By Marilyn Arwood.

Part of what AIDemocracy is focusing on this season is the concept of global citizenship. What does global citizenship mean and why should we be talking about it at AIDemocracy?


Global citizenship is a daunting topic. You may have heard that it means being aware of cultural differences, working toward humanitarian and peaceful goals, contributing to an increased understanding of the environment, among other possibilities. Advocacy groups for various causes around the globe encourage us to work on becoming ‘global citizens,’ but without really specifying what that can mean. How can you make yourself into a more active and aware global citizen, when the very idea of what that means seems so nebulous?

The fact is that the world is a big place, and our global society today has a lot of problems. Being a global citizen doesn’t require expertise in every field, but it requires an understanding of the world that takes into account some big things. Global citizenship presents many challenges: care for the planet and society as a whole, give voice to and listen to those who are neglected, cultivate a passion for learning, and play an active role in promoting positive global change. The open-mindedness and dedication to humanity that true global citizens possess can make great impacts on the world. While global citizenship is a multi-faceted project on a large scale, the individual can use global citizenship on more targeted efforts. No one can simultaneously tackle every global issue, but using a global perspective can help them better understand the specific challenges they wish to address.

Take the ideals that are typically associated with the ideal global citizen: open-mindedness, curiosity, compassion, creativity, to name a few. These traits are invaluable to any agent of social change or innovation. Global citizens are not omnipotent or all knowing, they are just able to see the broad impacts of their work. An effective global citizen can be working on a very localized problem, but they are aware of its interconnectedness to broader issues. A global citizen simply has the awareness and critical-thinking skills to place themselves and their work within the larger context of the world. Seeing past yourself, and seeing how you affect and are affected by others on a global scale, is a crucial first step to global citizenship.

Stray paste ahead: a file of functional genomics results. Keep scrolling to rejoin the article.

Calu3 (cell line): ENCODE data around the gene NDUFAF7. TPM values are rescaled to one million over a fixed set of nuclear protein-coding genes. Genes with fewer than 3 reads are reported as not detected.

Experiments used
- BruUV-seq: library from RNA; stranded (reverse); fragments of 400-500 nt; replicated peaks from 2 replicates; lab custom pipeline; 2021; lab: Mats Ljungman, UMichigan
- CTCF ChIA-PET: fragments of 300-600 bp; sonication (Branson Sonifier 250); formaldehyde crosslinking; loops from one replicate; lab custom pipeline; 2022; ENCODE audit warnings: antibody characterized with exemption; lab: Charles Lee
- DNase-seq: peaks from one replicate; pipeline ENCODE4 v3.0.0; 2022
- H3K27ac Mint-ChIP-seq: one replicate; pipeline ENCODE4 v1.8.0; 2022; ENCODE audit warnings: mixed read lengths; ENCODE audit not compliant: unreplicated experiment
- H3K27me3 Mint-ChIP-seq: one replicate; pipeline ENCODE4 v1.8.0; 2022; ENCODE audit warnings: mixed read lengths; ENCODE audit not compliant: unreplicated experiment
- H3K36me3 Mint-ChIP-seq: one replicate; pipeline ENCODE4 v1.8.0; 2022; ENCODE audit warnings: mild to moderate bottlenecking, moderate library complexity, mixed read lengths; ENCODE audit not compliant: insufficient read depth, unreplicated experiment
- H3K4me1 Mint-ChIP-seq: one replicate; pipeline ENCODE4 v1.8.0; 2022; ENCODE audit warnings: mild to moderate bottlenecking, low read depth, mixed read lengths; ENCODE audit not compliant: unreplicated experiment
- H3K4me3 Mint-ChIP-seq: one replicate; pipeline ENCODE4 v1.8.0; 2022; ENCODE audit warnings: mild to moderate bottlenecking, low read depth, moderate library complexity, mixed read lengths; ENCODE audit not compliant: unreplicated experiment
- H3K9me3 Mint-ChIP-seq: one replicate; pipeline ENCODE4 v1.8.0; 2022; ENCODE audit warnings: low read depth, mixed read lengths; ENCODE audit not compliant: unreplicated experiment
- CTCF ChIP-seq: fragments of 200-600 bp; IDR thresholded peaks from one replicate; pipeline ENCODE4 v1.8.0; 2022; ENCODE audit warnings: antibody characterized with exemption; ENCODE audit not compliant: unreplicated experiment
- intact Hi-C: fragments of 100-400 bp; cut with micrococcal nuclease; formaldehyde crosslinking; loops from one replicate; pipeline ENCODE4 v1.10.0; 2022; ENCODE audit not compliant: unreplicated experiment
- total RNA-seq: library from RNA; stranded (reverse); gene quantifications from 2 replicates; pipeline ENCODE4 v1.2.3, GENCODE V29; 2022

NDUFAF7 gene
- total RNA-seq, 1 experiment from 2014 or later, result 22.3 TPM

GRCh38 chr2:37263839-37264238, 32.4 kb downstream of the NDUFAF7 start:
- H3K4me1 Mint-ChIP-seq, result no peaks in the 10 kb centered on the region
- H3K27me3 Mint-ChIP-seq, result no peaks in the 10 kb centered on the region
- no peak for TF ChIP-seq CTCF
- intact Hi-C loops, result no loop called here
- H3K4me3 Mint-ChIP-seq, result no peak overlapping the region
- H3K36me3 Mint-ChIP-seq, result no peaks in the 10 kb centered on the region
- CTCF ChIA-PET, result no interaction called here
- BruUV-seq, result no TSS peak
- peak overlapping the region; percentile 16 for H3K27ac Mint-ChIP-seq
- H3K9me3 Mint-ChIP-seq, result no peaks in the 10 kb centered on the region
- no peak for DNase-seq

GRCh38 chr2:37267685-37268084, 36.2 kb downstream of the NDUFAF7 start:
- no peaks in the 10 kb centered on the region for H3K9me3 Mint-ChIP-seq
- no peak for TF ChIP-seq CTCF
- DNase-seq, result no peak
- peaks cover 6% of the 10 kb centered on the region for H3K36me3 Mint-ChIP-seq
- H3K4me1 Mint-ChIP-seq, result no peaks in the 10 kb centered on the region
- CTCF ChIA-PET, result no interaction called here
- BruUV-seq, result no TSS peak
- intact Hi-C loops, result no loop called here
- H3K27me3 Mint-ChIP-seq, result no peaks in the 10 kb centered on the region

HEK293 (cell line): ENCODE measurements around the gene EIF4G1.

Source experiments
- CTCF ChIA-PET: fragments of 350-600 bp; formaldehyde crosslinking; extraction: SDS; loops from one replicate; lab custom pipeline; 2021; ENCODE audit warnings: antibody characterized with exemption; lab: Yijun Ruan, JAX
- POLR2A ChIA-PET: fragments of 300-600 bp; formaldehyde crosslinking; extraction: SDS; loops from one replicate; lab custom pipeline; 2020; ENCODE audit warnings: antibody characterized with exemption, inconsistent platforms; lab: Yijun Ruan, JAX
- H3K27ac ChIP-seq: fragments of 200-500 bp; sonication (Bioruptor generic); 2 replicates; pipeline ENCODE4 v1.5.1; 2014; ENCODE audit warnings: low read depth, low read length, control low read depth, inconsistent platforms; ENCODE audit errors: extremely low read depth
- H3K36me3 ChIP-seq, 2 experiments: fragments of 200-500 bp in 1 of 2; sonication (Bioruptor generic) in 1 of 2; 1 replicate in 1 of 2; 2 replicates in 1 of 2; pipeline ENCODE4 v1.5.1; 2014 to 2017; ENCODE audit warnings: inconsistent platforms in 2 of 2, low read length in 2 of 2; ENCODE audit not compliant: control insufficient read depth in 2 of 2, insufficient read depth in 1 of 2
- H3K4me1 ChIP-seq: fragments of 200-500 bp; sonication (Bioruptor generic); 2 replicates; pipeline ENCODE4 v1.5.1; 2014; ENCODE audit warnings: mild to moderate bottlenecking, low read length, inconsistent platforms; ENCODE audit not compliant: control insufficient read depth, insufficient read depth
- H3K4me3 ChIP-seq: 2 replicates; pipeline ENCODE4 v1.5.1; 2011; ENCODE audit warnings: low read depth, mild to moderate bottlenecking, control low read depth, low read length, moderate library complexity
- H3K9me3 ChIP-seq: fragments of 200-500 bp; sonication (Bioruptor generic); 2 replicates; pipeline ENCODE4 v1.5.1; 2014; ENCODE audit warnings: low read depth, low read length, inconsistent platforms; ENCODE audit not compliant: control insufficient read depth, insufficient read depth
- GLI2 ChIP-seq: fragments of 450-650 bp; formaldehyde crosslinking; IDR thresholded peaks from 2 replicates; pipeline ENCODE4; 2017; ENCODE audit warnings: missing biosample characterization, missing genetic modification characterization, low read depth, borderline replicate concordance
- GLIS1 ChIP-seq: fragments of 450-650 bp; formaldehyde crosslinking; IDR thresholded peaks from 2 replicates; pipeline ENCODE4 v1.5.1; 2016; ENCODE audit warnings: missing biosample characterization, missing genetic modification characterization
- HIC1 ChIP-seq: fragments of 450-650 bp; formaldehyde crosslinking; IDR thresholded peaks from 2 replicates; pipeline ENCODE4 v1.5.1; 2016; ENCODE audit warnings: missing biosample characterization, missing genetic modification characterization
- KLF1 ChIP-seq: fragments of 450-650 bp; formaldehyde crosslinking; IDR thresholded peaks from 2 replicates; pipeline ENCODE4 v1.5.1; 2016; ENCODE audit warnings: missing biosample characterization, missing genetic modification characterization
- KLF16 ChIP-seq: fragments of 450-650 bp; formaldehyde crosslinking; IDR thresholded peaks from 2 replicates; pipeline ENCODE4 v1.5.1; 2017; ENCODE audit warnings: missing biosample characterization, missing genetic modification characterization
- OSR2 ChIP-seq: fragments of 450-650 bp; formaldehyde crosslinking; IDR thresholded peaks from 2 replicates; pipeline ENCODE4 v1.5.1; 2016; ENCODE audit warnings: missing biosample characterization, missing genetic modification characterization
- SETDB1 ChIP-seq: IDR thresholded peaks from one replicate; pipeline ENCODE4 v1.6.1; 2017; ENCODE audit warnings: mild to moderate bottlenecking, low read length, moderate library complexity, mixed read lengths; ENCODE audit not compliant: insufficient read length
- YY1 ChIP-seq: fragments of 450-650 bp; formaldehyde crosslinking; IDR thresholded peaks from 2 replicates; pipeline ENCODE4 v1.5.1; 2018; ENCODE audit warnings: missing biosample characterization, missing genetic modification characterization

A specific or working definition of global citizenship may be hard to come by, but that does not mean that global citizenship is unimportant, or that it can be written off as a totally abstract concept. Rather it suggests that global citizenship is so crucial to the betterment of our world that no one person can do it all. What does that mean for you? As a young, thoughtful, political- and global-minded youth, there are causes, people, ideas, or problems that you are invested in. I challenge you to work on these causes, whatever you are passionate about, and to employ a global frame of mind when doing so. What does conservation look like in countries where people are starving? What does the burqa mean to Muslim women, and how is that different from what a dress code means to an American middle-schooler? Is it wrong for corporations to move factories overseas if it gives millions of workers stable employment?
These are not easy questions, not easy problems, and they do not have easy solutions. While the global citizen may face many challenges today, I do not doubt that if you begin the kind of critical thinking and passionate advocacy that is required in global citizenship, change is not only possible; it is inevitable.